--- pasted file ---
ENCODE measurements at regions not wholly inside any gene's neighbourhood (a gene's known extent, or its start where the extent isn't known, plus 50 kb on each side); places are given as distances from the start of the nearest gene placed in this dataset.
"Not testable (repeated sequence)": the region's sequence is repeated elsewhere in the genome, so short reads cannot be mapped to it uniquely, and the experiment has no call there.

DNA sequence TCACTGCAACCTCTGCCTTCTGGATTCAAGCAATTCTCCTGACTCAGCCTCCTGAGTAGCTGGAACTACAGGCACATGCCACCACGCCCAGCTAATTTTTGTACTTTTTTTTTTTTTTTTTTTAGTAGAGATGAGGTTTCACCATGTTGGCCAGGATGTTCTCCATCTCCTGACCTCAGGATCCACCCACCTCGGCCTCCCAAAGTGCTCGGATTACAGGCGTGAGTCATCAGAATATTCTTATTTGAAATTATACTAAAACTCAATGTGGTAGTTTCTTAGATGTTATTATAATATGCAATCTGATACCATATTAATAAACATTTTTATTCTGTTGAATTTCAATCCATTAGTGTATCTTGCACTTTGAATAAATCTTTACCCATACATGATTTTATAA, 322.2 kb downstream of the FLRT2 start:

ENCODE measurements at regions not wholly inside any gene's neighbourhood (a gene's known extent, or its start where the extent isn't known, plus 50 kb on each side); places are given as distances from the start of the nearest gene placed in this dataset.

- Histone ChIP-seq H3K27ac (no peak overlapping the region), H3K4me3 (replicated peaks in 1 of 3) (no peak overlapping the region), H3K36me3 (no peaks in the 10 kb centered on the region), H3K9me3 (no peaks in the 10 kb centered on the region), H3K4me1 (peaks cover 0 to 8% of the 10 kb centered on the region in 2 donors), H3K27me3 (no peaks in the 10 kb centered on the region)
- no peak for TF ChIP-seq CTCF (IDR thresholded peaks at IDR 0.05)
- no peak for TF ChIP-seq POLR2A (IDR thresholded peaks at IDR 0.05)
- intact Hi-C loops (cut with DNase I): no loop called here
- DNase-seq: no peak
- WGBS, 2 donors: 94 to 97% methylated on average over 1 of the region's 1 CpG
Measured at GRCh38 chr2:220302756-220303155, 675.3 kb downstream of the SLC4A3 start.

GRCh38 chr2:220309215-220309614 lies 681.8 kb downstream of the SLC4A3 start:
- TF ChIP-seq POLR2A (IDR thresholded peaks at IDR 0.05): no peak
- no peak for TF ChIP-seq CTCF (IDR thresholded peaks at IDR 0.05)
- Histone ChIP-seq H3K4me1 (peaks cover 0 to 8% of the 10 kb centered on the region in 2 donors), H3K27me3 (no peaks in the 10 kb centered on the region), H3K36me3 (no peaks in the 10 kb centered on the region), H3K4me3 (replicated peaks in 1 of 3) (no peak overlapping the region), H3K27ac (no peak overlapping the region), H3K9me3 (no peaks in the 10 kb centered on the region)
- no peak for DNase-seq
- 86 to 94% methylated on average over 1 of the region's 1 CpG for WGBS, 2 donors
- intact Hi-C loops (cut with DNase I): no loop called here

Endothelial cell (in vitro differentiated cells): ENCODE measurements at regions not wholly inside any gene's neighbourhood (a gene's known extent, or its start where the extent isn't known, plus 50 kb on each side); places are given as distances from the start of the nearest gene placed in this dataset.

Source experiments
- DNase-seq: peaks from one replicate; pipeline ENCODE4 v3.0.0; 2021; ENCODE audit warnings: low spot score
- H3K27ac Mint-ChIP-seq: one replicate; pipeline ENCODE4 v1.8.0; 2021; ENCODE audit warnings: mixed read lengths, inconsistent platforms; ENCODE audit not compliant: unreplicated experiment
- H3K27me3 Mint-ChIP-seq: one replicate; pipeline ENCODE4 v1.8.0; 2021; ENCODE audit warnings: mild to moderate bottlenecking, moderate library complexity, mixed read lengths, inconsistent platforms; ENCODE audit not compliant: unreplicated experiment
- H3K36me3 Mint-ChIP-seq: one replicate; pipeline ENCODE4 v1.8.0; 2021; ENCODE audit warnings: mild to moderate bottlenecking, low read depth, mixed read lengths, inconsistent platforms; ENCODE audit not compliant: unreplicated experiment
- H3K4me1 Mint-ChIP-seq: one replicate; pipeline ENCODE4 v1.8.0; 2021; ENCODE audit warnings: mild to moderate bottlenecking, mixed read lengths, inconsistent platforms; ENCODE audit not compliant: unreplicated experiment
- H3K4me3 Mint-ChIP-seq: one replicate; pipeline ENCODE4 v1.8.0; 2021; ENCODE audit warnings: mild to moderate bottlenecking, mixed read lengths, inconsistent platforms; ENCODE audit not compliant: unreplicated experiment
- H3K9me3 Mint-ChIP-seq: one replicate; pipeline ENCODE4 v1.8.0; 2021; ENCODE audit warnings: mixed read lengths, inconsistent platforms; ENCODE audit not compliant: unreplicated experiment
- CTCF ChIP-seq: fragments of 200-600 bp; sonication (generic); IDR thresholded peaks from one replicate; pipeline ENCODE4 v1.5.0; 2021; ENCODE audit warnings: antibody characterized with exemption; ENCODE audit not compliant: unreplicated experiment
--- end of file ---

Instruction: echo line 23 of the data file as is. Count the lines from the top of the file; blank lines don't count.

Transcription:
- H3K27me3 Mint-ChIP-seq: one replicate; pipeline ENCODE4 v1.8.0; 2021; ENCODE audit warnings: mild to moderate bottlenecking, moderate library complexity, mixed read lengths, inconsistent platforms; ENCODE audit not compliant: unreplicated experiment